A controversial group with ties to an anti-immigrant organization in Europe now has a chapter in the Yukon.
But the Yukon president of the Soldiers of Odin says Canadian members of the group are “humanitarian aid volunteers” with no interest in racism or hatred.
James Albert says the Soldiers of Odin Yukon chapter has existed for nearly a year, and now has about 15 members in the territory. He moved to the Yukon in April, became a member in June and rose quickly through the ranks to become president.
“We’re just everyday Canadians trying to make a difference in our own communities, flying under a flag that some people agree with, some people don’t agree with,” he said.
Soldiers of Odin was founded in Finland in 2015, a response to the waves of refugees from Syria and elsewhere seeking asylum in Europe. The organization claimed to be a patrol group protecting Finns from criminal immigrants. Its founder has ties to the far right and a criminal conviction for a racially motivated assault in 2005.
The group has since spread across Europe and the United States, and has chapters across Canada, including in Ontario, Quebec, Alberta, British Columbia, Saskatchewan and Manitoba.
Canadian members can be identified by their logo, a Viking helmet with a Canadian flag mask.
Albert said each Soldiers of Odin chapter aims to make its community better, and the focus in Canada is very different from the group’s mandate in Finland.
“They found over there that they had a lot of rapes and stuff going on,” he said. “So that’s their area’s weak spot which they are working on which we have nothing to do (with).”
Claims that an influx of refugees has led to a spike of sexual assaults in Europe have not been proven.
Albert says the group’s mandate in Canada is “to keep our country clean, keep it better, keep helping out, keep making a difference, look for areas that we can improve in our community.”
In the Yukon, he said, that means feeding the hungry. He said his group is working on a Christmas food drive for the Whitehorse Food Bank and a turkey drive for the Salvation Army’s Christmas dinner.
The executive directors of both organizations told the News they haven’t heard from the Soldiers of Odin, but Albert said they weren’t planning to identify themselves until they handed over the donations.
“I wanted to reveal our chapter on a positive note,” he said.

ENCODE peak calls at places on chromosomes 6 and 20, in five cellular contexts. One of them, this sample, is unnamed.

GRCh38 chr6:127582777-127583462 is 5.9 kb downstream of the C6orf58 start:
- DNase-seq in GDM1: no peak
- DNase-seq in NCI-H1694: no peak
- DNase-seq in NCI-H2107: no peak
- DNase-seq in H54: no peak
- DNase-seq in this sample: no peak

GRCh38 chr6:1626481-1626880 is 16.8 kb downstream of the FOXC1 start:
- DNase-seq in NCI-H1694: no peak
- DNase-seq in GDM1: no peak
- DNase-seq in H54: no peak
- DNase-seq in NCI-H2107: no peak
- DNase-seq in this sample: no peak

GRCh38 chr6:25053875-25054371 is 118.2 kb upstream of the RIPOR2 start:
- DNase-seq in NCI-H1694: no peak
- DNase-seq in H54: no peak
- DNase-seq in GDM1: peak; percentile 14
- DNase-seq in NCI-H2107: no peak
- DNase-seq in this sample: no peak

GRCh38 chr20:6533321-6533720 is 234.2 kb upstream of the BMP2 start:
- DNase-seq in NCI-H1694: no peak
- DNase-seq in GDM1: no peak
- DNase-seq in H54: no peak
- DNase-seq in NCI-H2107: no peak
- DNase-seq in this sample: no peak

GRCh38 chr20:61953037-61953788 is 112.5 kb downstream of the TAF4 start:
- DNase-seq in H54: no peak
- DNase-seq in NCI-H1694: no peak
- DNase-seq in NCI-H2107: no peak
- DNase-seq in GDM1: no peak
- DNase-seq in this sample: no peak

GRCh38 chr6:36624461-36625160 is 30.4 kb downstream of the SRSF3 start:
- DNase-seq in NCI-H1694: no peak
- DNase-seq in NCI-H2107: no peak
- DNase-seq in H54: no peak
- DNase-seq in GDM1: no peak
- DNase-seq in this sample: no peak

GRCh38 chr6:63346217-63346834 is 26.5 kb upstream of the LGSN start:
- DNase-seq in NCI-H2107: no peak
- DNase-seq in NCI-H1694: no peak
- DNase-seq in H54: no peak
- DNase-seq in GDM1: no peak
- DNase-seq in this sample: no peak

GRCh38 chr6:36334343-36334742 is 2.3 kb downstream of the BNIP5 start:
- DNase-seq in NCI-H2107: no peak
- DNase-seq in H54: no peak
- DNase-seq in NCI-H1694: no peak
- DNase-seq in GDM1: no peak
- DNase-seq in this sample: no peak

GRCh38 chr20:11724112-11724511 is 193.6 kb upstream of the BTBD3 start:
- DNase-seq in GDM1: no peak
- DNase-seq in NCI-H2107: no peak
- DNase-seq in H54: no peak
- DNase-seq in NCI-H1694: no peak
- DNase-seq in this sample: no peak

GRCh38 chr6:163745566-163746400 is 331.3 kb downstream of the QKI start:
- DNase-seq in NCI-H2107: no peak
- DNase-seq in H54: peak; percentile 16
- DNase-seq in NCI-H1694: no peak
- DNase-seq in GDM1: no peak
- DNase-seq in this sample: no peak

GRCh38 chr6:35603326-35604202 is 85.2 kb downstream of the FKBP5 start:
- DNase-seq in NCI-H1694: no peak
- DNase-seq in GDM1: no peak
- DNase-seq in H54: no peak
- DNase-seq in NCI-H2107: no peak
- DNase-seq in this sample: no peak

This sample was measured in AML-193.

The Yukon group has also organized a couple of nighttime patrols through Whitehorse. Albert said they’ve handed out sandwiches and bottled water to people on the streets. One of their members is a nurse and they carry some basic medical supplies for people with minor injuries like bloody noses, he said.
If they encountered a violent incident, Albert said, “our first mandate is to call the RCMP, to basically observe and report when needed.”
He said the RCMP has questioned them on one of these patrols, but didn’t ask them to stop what they were doing.
“They just told us to have a good day, thanks for being honest,” he said.
The Yukon RCMP confirmed that it has spoken to one of the group members, but has not received any complaints about the group.
“Our desire for any community-based group or organization is that their actions and words are safe, lawful and peaceful,” a spokesperson told the News by email. “A transitory contact or interaction with a self-identified member of a group is not and should not be considered an endorsement or validation of that group.”
Albert said the Soldiers of Odin Yukon would ultimately like to form a security business to help screen people at events and make sure they don’t get rowdy.
“But our number one mandate is just to make a difference in the community, a positive difference,” he said.
He said immigrants and visible minorities have no reason to be concerned about the group, and said almost half of the Yukon chapter’s members are First Nation citizens.
Yukon Cares, the group that sponsored Whitehorse’s first Syrian refugee family, provided a statement that didn’t explicitly mention the Soldiers of Odin.
“We count on Yukoners to report to the police individuals who commit any hate crimes or are acting inappropriately towards anyone, no matter their religion, language, skin colour or ancestry,” it reads.
But Albert said he’d be interested in donating to groups raising money to bring refugees to Whitehorse.
“We’d definitely get involved in that to show that we are not here for that,” he said.
The Multicultural Centre of the Yukon and the Yukon Muslims Society declined to comment, saying they don’t know anything about the group’s activities in the territory.
In the United States, the Anti-Defamation League has concluded that the Soldiers of Odin are “a diverse coalition of right-wing extremists ranging from anti-government extremists to white supremacists,” and “can easily be considered a hate group.”
Albert expressed frustration that the Soldiers of Odin in Canada are routinely painted with the same brush as their counterparts elsewhere, especially in Finland.
Still, he didn’t have a clear answer as to why the group continues to use the name Soldiers of Odin if it doesn’t want to be linked to an extremist group.
“We talked about changing things and they’ve just made the decision to keep going on with this,” he said.
But he insists that Yukoners have nothing to worry about.
“We’re not here to burn crosses or anything like that,” he said. “We’re just here to make a difference, help feed some people, make a positive impact.”
Contact Maura Forrest at firstname.lastname@example.org